Gary Davis' second album for Prestige Records is a confusing affair, at least as far as its title -- Little More Faith is how it's listed in lots of reference sources, but its front cover calls it A Little More Faith, while its spine (at least for the CD issue) calls it Have a Little Faith. But by whatever name it's called, it's a masterpiece: its dozen songs recorded on one day in August of 1961 are nothing less than priceless. Davis presents an easy virtuosity on his solo guitar, and runs his voice across a surprisingly wide range in what is mostly gospel repertory. Not that any blues fans will mind his approach: Davis was one of those figures where the sound and feel of blues becomes indistinguishable from those of gospel. He was just doing what came naturally on this record, laying down 12 songs he knew well from across decades of performing, including a raw and affecting "Motherless Child" and the upbeat, inspiring "There's a Bright Side Somewhere." And his easy, unselfconscious approach demonstrates that he never once thought twice about his contributions to an already classic body of music. Included among the jewels here are some of the roots of the blues revival of the next generation, including Davis' rendition of "I'll Be All Right Some Day," a song that Jorma Kaukonen parlayed into a killer opening for his solo magnum opus, Quah, about 13 years later. And speaking of natural, the stereo mastering of this album works amazingly well, despite the fact that it puts Davis' voice on one channel and his guitar on another; mono sound might be more authentic, but this way you can fully appreciate his playing and his singing, each on its own terms.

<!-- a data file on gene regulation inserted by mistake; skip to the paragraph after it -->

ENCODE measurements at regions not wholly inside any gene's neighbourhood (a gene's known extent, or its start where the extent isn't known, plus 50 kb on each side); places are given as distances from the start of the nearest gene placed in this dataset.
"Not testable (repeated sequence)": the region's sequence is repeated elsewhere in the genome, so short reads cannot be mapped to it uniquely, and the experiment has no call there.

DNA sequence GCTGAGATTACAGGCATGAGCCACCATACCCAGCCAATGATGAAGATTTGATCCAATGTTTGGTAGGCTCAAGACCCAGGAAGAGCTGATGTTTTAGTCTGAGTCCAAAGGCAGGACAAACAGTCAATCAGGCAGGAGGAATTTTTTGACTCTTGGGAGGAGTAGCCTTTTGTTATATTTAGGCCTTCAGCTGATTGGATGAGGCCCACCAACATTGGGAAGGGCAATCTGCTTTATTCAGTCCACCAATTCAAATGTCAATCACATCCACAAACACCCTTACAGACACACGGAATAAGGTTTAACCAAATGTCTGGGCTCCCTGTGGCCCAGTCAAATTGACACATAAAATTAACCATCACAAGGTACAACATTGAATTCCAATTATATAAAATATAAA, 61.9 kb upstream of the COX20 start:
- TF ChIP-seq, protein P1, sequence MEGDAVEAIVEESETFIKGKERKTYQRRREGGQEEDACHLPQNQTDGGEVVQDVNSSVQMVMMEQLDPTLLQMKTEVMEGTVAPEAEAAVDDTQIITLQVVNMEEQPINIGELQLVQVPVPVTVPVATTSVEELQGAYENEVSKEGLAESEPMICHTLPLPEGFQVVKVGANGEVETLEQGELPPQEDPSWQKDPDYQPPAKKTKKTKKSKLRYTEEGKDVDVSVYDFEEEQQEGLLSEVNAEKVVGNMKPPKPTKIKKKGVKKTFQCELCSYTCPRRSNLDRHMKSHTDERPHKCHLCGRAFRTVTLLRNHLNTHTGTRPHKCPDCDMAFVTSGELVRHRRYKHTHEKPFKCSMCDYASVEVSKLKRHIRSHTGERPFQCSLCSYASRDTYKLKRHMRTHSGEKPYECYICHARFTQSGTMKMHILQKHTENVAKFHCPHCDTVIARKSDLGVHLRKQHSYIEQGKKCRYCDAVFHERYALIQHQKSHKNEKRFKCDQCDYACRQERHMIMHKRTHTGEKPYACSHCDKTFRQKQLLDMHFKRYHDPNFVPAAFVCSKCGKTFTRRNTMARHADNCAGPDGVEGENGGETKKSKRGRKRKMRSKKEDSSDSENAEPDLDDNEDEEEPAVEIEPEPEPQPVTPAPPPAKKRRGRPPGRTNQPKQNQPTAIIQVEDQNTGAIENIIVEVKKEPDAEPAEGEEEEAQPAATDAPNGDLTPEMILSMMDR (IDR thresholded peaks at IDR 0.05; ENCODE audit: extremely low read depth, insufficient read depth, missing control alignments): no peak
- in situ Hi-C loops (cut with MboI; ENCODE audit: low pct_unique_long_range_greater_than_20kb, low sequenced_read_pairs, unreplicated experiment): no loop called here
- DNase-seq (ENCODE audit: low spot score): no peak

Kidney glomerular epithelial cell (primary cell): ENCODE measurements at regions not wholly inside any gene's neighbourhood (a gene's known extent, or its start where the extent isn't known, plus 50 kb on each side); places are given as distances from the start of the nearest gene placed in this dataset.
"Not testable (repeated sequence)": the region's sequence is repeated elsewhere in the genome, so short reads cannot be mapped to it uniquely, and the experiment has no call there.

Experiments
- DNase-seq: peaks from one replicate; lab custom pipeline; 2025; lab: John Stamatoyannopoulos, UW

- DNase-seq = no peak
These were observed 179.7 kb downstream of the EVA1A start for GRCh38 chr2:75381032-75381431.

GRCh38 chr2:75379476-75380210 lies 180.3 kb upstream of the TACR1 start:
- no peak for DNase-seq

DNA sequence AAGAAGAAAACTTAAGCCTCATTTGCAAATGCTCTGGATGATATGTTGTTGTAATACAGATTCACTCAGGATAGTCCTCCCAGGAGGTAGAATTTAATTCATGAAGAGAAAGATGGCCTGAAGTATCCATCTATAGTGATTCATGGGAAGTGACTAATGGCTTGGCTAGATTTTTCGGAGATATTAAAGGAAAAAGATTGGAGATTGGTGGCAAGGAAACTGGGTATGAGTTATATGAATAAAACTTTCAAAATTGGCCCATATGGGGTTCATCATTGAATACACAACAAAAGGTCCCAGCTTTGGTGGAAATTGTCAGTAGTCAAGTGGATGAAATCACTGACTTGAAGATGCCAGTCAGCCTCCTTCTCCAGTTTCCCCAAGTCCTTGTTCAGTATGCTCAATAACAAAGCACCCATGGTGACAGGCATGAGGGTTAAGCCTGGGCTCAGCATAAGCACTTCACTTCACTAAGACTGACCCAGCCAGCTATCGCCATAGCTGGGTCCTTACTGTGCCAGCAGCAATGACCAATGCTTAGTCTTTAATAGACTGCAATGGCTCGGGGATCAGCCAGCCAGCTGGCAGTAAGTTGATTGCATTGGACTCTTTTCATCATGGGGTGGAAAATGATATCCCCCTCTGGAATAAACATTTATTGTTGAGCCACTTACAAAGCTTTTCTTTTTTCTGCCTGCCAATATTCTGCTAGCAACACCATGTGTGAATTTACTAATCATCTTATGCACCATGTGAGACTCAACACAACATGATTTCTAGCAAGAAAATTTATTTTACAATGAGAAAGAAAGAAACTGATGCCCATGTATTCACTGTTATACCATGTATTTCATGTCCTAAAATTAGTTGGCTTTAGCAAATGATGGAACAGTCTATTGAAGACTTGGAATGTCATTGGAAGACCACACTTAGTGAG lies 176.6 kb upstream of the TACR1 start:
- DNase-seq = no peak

AllMusic Review by Bruce Eder